ONE of the region’s most successful school and sixth forms is exploring becoming a multi-academy trust to boost life and learning opportunities for countless children.

Richmond School & Sixth Form College would join equally successful schools, sharing its expertise, raising standards even further and cementing its reputation for excellence.

The move would also benefit teaching and support staff offering unrivalled opportunities for continual professional development.

MAT status is seen as an integral part of a vision to bolster the North by providing a skilled and energised workforce for the ever-increasing demands of local employers and national and international businesses which have chosen to locate in the region.

For headteacher Ian Robertson the move to a self-governing organisation, which is backed by governors and the local education authority, would be a parting legacy after announcing his retirement at the end of this year.

The day to day running of Richmond School & Sixth Form College will fall to his deputy headteacher Jenna Potter, who becomes head of school, while Mr Robertson focuses on the MAT initiative.

He said: “We believe that schools are stronger together and we will be seeking partners whose ethos, aims and standards match ours.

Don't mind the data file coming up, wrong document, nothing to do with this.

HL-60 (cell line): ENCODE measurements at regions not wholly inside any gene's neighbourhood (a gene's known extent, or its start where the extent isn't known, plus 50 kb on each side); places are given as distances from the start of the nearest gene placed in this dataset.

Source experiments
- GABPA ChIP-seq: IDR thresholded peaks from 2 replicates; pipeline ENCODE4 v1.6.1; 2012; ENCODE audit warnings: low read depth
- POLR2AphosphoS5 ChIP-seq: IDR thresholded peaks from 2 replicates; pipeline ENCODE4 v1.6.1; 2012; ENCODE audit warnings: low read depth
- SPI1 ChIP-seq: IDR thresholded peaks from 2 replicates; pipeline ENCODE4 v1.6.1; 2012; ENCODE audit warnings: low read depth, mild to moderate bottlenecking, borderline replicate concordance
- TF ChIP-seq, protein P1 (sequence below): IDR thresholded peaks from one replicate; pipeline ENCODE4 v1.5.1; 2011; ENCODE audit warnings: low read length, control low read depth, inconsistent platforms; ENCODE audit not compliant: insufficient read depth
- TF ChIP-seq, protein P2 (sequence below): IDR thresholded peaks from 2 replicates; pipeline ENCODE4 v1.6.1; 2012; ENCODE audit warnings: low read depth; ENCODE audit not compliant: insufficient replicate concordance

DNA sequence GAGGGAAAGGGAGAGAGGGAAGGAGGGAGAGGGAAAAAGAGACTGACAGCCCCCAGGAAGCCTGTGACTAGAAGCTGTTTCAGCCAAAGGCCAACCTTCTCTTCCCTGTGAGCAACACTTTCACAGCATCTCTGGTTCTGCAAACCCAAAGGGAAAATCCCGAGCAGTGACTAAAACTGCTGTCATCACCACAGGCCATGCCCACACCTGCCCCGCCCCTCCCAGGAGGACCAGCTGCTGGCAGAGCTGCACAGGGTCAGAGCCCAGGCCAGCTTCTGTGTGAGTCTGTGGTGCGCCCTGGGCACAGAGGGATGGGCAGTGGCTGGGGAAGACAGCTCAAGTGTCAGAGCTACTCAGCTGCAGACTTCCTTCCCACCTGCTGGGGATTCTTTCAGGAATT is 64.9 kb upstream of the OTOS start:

“Schools will retain their uniqueness but share common values that aim to raise standards across every aspect of life.”

This would include:

  • Continual improvement and the promotion of educational excellence in academic and extra-curricular areas, health and wellbeing
  • Greater attainment, progress, satisfaction and opportunities for students
  • Economies of scale and financial stability at a time of challenging central funding issues
  • Greater opportunities for professional development to boost the quality of teaching, staff recruitment and retention, ranging from initial teacher training to senior leadership teams
  • The sharing of best practice and expertise and action to ensure the maximum use of facilities
  • Strategic direction, planning, greater accountability and innovation
  • Wider community involvement and the spreading of a culture of inclusivity
  • The capacity to access DFE funding for capital growth and development
  • Stronger ties with FE and HE colleges and employers, greater access to work experience, mentoring and alumni support.

 

“Put simply, we want to find the best way forward for our students and staff to contribute the most to the region and the national and global communities,” said Mr Robertson, a headteacher for the past 20 years, seven at Richmond School & Sixth Form College.

“I have loved my teaching career and can think of no better or more exciting way to complete it than with an initiative heralding a new era of learning and professional development in the region.”

Chair of the Governing Board James Robson added: “The Governing Board was unanimous in its decision to convert the school, which has a long and rich history.

“Seeking autonomous academy status is another momentous occasion and the headteacher and I will investigate which multi-academy trusts are best aligned with our ethos and vision, before making recommendations to the Governing Body, parents, staff and other stakeholders.”